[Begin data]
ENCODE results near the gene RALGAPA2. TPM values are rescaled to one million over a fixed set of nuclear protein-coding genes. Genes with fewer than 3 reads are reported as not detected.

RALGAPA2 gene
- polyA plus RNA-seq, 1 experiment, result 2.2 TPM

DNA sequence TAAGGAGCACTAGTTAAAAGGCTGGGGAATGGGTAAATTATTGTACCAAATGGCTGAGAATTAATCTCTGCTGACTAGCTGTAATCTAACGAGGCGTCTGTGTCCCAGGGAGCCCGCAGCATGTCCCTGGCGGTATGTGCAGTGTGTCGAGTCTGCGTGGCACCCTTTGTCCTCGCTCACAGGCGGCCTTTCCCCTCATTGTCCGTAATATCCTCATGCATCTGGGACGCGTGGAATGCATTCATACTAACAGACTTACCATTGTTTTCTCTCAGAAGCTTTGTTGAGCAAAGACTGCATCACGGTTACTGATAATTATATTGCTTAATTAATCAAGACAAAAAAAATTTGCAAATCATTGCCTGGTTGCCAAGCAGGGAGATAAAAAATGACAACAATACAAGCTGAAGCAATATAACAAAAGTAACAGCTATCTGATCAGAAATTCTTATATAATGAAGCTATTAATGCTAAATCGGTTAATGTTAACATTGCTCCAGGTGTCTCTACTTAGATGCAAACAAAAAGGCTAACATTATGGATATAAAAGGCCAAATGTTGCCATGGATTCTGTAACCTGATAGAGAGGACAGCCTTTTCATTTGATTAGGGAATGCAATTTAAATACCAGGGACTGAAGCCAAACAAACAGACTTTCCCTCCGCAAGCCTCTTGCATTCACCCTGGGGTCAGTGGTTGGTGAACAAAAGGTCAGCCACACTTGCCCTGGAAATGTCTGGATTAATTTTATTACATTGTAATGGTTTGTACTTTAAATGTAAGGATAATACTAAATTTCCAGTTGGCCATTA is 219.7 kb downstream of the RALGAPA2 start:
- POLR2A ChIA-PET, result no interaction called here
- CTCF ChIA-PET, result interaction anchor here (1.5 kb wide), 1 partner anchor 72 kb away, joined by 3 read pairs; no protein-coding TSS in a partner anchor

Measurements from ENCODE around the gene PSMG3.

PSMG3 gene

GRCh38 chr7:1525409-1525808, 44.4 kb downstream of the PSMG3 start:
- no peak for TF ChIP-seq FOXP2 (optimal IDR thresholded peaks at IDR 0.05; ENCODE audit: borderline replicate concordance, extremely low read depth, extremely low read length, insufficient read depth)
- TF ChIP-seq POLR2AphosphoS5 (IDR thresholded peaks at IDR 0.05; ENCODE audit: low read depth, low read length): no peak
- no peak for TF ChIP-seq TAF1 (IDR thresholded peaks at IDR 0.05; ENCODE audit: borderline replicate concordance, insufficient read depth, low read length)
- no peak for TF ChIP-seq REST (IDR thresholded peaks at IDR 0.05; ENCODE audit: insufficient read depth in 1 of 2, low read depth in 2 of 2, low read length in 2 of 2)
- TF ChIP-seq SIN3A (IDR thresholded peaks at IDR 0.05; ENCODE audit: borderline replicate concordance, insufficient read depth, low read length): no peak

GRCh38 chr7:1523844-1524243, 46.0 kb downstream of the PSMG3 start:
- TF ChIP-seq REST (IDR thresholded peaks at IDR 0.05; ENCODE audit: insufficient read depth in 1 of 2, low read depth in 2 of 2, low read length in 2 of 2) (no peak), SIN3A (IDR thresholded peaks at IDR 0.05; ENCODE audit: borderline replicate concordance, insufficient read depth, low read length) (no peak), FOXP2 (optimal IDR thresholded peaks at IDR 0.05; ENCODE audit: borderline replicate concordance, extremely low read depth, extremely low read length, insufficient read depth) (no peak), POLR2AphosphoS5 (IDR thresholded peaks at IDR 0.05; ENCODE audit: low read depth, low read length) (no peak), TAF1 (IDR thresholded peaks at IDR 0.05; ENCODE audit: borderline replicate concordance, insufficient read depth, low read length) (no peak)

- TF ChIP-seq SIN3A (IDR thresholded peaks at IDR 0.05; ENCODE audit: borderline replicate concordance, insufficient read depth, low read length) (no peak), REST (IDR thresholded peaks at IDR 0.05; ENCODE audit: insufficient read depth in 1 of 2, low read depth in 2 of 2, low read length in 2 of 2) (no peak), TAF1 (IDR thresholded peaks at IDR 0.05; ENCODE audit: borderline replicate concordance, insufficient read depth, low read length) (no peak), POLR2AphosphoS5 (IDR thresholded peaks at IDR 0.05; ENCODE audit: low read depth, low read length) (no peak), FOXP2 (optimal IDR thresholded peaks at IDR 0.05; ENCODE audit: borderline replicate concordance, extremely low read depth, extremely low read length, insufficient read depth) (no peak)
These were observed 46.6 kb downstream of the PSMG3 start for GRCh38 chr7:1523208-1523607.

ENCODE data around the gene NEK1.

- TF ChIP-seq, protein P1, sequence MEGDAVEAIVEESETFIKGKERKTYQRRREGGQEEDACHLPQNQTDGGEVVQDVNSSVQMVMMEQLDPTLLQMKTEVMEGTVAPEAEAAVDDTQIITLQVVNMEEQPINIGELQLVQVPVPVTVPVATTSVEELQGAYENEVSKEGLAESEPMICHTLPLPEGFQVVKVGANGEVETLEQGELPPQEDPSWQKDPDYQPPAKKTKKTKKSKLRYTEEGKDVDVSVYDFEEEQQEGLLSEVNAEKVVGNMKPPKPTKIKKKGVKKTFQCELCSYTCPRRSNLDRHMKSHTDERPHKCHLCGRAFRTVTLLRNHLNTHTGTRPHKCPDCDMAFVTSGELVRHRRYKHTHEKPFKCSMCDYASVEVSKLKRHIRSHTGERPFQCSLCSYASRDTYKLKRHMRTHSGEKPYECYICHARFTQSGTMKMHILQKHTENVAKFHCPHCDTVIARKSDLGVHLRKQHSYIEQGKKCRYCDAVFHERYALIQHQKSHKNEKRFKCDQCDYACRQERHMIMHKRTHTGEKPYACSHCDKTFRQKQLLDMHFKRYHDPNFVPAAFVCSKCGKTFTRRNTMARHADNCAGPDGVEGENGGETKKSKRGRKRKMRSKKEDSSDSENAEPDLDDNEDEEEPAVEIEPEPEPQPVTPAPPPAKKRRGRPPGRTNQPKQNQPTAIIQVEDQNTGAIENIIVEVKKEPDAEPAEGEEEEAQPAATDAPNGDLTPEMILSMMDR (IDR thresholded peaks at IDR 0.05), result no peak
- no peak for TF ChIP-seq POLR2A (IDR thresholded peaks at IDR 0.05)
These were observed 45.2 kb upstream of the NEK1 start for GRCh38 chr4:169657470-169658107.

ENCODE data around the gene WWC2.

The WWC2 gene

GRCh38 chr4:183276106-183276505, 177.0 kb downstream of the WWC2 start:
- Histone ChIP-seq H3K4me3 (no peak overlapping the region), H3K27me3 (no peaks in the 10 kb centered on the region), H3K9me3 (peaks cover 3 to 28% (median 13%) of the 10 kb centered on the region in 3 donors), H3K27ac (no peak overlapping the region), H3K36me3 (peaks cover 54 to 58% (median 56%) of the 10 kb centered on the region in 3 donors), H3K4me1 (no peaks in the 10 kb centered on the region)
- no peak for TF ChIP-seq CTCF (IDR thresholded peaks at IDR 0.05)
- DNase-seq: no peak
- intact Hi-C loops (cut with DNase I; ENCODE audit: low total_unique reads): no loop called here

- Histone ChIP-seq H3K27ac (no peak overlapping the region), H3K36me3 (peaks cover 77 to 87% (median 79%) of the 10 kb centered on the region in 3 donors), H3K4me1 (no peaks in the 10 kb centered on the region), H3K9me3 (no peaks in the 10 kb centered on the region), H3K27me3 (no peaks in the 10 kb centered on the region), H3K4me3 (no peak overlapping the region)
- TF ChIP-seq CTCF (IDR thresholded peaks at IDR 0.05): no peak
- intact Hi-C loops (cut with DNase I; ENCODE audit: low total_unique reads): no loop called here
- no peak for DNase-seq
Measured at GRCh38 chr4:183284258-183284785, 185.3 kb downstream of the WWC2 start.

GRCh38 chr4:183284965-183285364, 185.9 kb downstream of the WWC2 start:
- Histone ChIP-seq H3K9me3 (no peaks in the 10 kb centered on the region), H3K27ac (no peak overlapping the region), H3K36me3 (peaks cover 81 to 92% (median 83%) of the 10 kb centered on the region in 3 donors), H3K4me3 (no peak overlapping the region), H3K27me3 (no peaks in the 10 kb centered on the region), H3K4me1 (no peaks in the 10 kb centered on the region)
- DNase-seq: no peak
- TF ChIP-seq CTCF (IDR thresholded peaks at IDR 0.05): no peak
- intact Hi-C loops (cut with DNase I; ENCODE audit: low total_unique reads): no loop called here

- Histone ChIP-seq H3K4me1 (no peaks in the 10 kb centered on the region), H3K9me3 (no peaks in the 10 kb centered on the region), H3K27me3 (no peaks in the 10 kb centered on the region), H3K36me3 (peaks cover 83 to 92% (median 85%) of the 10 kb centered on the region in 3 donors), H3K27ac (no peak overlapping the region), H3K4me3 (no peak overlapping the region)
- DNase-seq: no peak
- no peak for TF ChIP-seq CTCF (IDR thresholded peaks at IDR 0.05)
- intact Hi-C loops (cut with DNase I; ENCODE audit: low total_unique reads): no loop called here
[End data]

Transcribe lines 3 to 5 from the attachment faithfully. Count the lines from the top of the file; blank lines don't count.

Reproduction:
- polyA plus RNA-seq, 1 experiment, result 2.2 TPM

DNA sequence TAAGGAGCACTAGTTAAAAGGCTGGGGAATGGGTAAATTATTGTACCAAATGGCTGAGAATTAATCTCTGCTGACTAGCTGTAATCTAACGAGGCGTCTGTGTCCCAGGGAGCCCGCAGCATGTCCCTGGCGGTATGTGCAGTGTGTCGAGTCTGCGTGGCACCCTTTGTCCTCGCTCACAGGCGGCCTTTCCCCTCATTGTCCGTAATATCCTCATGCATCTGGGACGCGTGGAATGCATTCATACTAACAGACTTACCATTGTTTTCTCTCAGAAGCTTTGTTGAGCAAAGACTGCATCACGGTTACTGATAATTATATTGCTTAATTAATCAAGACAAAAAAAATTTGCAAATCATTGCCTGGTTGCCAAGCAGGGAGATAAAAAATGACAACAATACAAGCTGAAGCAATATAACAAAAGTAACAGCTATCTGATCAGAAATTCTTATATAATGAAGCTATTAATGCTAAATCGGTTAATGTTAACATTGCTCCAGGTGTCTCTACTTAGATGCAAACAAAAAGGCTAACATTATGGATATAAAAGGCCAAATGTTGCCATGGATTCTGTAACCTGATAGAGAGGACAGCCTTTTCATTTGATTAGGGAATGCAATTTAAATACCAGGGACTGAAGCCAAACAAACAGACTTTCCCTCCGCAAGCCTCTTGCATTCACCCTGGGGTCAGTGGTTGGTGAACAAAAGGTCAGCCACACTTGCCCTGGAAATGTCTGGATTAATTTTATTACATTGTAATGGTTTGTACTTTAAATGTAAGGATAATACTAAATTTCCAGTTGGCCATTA is 219.7 kb downstream of the RALGAPA2 start:
- POLR2A ChIA-PET, result no interaction called here